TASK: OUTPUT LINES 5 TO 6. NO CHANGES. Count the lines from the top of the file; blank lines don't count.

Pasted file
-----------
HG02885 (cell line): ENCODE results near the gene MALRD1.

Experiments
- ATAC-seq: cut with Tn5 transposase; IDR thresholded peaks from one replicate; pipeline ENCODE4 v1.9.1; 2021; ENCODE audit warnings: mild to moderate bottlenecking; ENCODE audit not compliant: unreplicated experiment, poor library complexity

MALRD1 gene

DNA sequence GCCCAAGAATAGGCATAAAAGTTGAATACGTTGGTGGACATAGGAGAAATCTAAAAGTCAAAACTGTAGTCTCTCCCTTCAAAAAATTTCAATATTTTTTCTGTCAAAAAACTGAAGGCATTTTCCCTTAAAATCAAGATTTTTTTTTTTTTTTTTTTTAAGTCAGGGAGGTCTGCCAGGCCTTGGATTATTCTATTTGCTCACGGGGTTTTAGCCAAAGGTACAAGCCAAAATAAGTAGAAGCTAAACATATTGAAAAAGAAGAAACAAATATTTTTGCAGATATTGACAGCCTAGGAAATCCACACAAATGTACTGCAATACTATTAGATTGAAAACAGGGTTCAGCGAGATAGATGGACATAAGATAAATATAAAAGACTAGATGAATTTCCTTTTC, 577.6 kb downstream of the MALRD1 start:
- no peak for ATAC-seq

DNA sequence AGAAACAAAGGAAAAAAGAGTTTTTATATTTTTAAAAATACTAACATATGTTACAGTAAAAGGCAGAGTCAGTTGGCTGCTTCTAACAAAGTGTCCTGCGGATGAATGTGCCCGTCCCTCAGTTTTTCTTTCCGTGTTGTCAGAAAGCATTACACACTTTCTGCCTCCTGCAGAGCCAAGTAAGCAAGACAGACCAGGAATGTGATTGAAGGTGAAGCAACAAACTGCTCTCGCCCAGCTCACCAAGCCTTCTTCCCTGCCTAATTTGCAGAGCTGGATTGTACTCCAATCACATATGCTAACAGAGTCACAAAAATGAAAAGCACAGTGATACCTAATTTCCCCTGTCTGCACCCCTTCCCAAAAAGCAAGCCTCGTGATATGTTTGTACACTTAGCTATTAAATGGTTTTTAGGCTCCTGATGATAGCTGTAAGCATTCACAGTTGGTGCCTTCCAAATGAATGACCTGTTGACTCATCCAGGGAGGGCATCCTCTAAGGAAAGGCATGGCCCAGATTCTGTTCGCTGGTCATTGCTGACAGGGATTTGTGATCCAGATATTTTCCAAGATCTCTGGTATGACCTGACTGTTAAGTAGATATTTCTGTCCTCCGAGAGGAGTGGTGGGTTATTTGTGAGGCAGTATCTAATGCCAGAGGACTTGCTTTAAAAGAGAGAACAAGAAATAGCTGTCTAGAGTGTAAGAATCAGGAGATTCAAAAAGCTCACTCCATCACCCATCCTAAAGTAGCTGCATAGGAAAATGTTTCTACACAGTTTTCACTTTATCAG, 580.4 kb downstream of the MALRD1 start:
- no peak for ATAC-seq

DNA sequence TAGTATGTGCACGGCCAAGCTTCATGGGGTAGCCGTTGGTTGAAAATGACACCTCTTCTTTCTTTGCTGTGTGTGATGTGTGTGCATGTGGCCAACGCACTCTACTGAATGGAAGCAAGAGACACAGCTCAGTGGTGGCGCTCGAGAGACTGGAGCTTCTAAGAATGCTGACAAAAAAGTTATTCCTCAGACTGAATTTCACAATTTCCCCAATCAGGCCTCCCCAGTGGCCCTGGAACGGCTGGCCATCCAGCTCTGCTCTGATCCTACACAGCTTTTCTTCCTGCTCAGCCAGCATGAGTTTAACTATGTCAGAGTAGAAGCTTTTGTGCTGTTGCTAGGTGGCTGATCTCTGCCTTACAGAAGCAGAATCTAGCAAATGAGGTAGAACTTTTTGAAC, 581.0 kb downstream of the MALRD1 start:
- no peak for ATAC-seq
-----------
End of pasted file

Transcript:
DNA sequence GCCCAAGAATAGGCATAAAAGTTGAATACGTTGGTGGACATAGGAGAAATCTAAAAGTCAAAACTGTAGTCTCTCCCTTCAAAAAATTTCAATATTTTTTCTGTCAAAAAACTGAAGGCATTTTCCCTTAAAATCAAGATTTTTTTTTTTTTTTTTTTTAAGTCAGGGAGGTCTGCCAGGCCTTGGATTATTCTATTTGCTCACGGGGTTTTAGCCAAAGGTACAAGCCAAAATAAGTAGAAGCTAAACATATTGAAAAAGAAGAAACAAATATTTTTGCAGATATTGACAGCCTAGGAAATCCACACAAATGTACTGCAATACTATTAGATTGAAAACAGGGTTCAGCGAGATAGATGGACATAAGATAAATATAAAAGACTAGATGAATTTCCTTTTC, 577.6 kb downstream of the MALRD1 start:
- no peak for ATAC-seq